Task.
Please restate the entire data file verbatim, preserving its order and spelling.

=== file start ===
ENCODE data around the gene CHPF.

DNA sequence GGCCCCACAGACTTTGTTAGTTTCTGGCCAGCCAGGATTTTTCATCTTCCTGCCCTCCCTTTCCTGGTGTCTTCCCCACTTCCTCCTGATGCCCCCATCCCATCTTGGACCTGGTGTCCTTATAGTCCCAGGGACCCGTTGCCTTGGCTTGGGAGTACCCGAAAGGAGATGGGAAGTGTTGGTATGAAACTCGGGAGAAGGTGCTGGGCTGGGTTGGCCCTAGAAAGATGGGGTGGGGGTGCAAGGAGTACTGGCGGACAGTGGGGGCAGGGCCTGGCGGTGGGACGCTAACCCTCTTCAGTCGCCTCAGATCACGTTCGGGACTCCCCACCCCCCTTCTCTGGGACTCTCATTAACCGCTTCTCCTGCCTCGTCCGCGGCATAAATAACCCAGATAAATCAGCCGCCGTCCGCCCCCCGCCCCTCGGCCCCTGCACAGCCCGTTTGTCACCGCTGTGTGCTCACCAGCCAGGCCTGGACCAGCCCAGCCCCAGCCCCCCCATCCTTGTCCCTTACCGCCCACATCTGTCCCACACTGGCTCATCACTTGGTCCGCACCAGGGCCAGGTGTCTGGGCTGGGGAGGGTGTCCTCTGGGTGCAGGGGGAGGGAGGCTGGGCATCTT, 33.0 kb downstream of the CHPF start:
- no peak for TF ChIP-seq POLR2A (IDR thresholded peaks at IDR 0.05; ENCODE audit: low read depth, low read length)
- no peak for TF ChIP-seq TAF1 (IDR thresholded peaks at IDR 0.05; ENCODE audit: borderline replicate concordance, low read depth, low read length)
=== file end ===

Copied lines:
ENCODE data around the gene CHPF.

DNA sequence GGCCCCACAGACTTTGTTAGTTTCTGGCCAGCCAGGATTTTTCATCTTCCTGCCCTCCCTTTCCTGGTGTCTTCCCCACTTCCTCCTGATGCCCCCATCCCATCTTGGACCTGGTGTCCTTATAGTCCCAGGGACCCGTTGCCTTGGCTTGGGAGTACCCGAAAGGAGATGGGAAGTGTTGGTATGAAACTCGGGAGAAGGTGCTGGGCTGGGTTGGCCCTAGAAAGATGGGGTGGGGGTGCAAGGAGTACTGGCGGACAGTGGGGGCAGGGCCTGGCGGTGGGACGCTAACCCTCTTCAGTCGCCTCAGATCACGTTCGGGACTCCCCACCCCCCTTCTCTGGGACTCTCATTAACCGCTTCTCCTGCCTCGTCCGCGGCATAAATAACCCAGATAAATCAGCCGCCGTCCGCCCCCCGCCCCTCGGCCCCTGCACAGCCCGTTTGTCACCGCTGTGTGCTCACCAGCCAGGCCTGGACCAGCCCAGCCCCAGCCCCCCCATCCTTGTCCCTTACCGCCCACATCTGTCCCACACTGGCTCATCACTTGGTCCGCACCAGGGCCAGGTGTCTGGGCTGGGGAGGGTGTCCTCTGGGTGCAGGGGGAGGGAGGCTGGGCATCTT, 33.0 kb downstream of the CHPF start:
- no peak for TF ChIP-seq POLR2A (IDR thresholded peaks at IDR 0.05; ENCODE audit: low read depth, low read length)
- no peak for TF ChIP-seq TAF1 (IDR thresholded peaks at IDR 0.05; ENCODE audit: borderline replicate concordance, low read depth, low read length)